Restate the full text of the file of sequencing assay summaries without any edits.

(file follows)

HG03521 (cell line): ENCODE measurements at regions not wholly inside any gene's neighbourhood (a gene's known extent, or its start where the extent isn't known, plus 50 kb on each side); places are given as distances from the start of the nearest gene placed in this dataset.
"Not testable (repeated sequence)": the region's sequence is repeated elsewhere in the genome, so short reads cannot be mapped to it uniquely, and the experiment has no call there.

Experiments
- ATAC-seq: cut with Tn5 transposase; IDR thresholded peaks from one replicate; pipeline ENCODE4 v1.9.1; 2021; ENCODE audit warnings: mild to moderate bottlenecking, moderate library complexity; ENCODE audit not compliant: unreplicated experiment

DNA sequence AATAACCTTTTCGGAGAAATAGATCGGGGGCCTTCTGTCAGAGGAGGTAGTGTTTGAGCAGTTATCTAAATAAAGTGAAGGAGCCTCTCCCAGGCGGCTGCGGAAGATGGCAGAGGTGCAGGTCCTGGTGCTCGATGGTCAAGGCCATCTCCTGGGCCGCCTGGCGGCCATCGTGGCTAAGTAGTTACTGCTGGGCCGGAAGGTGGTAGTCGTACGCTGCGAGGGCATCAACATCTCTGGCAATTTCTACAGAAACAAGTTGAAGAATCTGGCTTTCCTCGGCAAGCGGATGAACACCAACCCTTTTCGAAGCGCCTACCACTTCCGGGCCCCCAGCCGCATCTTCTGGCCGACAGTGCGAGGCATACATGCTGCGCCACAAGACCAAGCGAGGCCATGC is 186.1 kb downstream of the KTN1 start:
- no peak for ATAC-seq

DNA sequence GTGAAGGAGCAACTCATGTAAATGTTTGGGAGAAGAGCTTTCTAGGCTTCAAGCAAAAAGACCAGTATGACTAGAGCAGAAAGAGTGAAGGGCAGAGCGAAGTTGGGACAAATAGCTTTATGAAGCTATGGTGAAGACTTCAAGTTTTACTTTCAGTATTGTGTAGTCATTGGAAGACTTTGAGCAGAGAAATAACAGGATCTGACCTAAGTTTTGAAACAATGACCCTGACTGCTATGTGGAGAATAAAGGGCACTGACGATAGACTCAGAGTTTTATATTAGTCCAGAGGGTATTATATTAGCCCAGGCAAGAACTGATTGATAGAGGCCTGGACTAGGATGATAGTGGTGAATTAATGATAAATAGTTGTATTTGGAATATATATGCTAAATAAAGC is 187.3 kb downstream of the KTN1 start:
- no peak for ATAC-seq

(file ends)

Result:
HG03521 (cell line): ENCODE measurements at regions not wholly inside any gene's neighbourhood (a gene's known extent, or its start where the extent isn't known, plus 50 kb on each side); places are given as distances from the start of the nearest gene placed in this dataset.
"Not testable (repeated sequence)": the region's sequence is repeated elsewhere in the genome, so short reads cannot be mapped to it uniquely, and the experiment has no call there.

Experiments
- ATAC-seq: cut with Tn5 transposase; IDR thresholded peaks from one replicate; pipeline ENCODE4 v1.9.1; 2021; ENCODE audit warnings: mild to moderate bottlenecking, moderate library complexity; ENCODE audit not compliant: unreplicated experiment

DNA sequence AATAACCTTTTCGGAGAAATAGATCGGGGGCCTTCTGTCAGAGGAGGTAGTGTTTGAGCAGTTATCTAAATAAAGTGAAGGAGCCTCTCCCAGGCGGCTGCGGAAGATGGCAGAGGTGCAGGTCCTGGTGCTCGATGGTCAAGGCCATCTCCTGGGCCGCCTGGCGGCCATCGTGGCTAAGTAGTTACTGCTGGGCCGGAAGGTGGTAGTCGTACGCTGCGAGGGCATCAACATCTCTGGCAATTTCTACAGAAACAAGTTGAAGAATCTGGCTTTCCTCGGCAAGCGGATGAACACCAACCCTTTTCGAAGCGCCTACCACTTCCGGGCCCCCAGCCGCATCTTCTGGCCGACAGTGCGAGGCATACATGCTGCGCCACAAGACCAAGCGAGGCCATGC is 186.1 kb downstream of the KTN1 start:
- no peak for ATAC-seq

DNA sequence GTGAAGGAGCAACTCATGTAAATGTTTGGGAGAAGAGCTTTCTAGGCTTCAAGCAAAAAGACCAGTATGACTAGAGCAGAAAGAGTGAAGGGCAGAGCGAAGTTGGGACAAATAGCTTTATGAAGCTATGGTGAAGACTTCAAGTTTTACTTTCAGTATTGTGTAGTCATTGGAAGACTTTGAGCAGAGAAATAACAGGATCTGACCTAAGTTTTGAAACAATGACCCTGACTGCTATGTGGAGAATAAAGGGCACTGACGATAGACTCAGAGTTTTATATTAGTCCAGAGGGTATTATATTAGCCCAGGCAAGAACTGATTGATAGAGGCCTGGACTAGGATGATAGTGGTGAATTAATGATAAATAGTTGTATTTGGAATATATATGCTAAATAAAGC is 187.3 kb downstream of the KTN1 start:
- no peak for ATAC-seq